Hey there, time traveller!
This article was published 18/12/2013 (1336 days ago), so information in it may no longer be current.
Manitoba's NDP government says 18,000 missing Manitobans -- the number it says the 2011 Census did not count -- are worth $500 million over the next few years to the province's treasury.
According to Finance Minister Jennifer Howard, that's the value of federal transfer payments the province will not receive because Statistics Canada doesn't know how to count.
It's a totally misleading and inaccurate explanation of why the province is facing a fiscal crisis, just another flimsy attempt to divert attention from its financial mismanagement.
Statistics Canada disputes the suggestion it owes Manitoba another 18,000 people, saying the response rate here -- 97.4 per cent -- was the second highest of the provinces. The agency also added nearly 22,000 people to the rolls since 2011 as part of its ongoing efforts to update population estimates.
It's the same process used across Canada, but the Selinger government says StatsCan would have missed people who were displaced during the flood two years ago. Several thousand people were dislocated, but many were aboriginals from First Nations, where the number of residents is known.
Ms. Howard said the province also knows it is being short-changed because the number of people filing income tax returns in Manitoba is growing at a faster rate than calculated by Statistics Canada.
The increase may be the result of more people entering or returning to the workforce. Some 5,600 jobs, for example, were added to the Manitoba economy last year. This is the first time Manitoba has disputed the official numbers.
The province will receive $2,663 in federal transfer and equalization payments per capita this year. That's less than $50 million a year for the missing 18,000 people -- assuming they are real -- but Ms. Howard is suggesting the alleged under-accounting could cost the province $100 million in next spring's budget.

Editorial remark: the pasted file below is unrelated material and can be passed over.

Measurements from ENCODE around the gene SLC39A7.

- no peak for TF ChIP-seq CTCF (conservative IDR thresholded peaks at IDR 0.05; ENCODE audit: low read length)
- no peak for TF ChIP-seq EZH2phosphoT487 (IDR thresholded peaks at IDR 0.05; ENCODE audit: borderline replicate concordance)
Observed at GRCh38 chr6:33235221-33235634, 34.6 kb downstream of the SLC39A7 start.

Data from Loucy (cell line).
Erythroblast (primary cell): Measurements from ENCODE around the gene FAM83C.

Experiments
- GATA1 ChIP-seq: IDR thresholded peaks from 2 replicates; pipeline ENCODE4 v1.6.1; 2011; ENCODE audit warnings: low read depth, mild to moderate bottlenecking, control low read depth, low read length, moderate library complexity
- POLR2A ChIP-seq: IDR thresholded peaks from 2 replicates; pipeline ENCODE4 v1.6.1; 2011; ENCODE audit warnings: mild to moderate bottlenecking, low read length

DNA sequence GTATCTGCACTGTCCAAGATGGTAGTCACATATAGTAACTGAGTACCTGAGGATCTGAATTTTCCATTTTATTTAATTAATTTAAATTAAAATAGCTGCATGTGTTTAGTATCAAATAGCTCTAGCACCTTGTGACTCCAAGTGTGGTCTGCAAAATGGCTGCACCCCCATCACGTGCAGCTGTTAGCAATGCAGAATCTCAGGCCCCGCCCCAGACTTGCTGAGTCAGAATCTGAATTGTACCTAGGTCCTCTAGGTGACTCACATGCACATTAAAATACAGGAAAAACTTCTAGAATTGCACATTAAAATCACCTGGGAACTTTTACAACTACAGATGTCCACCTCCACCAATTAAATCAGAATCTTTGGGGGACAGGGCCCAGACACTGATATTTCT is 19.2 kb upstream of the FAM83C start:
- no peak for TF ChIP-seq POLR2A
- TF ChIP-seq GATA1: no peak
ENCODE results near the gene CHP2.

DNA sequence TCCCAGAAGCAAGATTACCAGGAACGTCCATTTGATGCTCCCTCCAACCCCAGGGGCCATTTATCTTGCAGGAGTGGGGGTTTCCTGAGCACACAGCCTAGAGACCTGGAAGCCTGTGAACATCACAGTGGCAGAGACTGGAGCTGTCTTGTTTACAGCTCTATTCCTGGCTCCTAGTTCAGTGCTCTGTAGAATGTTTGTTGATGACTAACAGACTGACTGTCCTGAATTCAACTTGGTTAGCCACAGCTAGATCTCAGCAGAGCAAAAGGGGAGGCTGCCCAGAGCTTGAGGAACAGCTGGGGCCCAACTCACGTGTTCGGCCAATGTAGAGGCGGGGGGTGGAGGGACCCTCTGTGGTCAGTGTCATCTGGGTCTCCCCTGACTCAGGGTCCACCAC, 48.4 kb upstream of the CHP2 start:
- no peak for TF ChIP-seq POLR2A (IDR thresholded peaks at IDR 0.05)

The real problem, however, is a new federal formula for calculating health transfers that could, in fact, cost the province millions of dollars. The formula used to include an equalization component that assisted poorer provinces, but the Harper government now calculates on a straight per-capita basis.
There's no question Manitoba could be in for tough times, but the Selinger government was well aware two years ago that the federal gravy train was coming to an end.
Ms. Howard said the revenue loss, which she attributes in part to Statistics Canada, could mean health care funding will need to be trimmed.
But Finance Minister Jim Flaherty had warned the provinces they needed to overhaul their systems and find new ways of delivering better service.
The NDP responded by increasing spending across the board, particularly health, because it said that's what Manitobans wanted.
They avoided making tough decisions and were politically averse to innovation, fearing they might lose their edge over the opposition Conservatives.
The NDP's idea of innovation was an increase in the PST, which it claims will be spent on infrastructure. Now, after twice revising its schedule for eliminating the deficit, Ms. Howard says it might not be possible to reach that goal by 2016-17.
The government is grasping at straws in a desperate attempt to explain why the days of easy spending must come to an end.
The NDP has been very adept at ruling in good times, when bad headlines could be made to vanish with a quick announcement of new spending, but it's finding it more difficult to manage at a time when hard choices need to be made.
The province claims it has a revenue problem, not a spending addiction, but it's known for many year that cynical approach is a prescription for economic disaster. Business as usual and lame excuses won't cut it any longer.